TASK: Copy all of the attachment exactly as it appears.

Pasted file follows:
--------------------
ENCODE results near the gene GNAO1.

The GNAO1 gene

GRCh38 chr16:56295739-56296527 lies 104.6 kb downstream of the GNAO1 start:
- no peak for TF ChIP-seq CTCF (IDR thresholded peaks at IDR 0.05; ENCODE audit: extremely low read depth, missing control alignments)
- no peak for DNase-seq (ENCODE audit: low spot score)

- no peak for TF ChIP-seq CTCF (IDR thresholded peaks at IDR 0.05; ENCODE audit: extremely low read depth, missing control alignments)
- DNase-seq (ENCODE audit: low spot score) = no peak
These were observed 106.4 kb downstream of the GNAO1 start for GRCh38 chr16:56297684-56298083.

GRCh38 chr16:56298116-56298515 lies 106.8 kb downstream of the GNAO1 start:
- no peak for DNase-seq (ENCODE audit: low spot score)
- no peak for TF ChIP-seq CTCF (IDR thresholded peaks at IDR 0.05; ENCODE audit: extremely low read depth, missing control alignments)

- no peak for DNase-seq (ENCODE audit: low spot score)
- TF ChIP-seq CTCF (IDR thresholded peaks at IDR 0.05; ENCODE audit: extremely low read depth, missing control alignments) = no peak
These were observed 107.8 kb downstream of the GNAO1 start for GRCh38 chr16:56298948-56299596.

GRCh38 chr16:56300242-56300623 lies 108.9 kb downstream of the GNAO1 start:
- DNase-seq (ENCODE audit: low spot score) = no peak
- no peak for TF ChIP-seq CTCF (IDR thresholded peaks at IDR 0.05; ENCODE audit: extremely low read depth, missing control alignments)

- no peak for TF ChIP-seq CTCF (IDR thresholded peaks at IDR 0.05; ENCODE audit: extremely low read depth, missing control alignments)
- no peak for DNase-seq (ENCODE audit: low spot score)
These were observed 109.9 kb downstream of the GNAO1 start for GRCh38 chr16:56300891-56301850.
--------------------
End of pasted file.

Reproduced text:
ENCODE results near the gene GNAO1.

The GNAO1 gene

GRCh38 chr16:56295739-56296527 lies 104.6 kb downstream of the GNAO1 start:
- no peak for TF ChIP-seq CTCF (IDR thresholded peaks at IDR 0.05; ENCODE audit: extremely low read depth, missing control alignments)
- no peak for DNase-seq (ENCODE audit: low spot score)

- no peak for TF ChIP-seq CTCF (IDR thresholded peaks at IDR 0.05; ENCODE audit: extremely low read depth, missing control alignments)
- DNase-seq (ENCODE audit: low spot score) = no peak
These were observed 106.4 kb downstream of the GNAO1 start for GRCh38 chr16:56297684-56298083.

GRCh38 chr16:56298116-56298515 lies 106.8 kb downstream of the GNAO1 start:
- no peak for DNase-seq (ENCODE audit: low spot score)
- no peak for TF ChIP-seq CTCF (IDR thresholded peaks at IDR 0.05; ENCODE audit: extremely low read depth, missing control alignments)

- no peak for DNase-seq (ENCODE audit: low spot score)
- TF ChIP-seq CTCF (IDR thresholded peaks at IDR 0.05; ENCODE audit: extremely low read depth, missing control alignments) = no peak
These were observed 107.8 kb downstream of the GNAO1 start for GRCh38 chr16:56298948-56299596.

GRCh38 chr16:56300242-56300623 lies 108.9 kb downstream of the GNAO1 start:
- DNase-seq (ENCODE audit: low spot score) = no peak
- no peak for TF ChIP-seq CTCF (IDR thresholded peaks at IDR 0.05; ENCODE audit: extremely low read depth, missing control alignments)

- no peak for TF ChIP-seq CTCF (IDR thresholded peaks at IDR 0.05; ENCODE audit: extremely low read depth, missing control alignments)
- no peak for DNase-seq (ENCODE audit: low spot score)
These were observed 109.9 kb downstream of the GNAO1 start for GRCh38 chr16:56300891-56301850.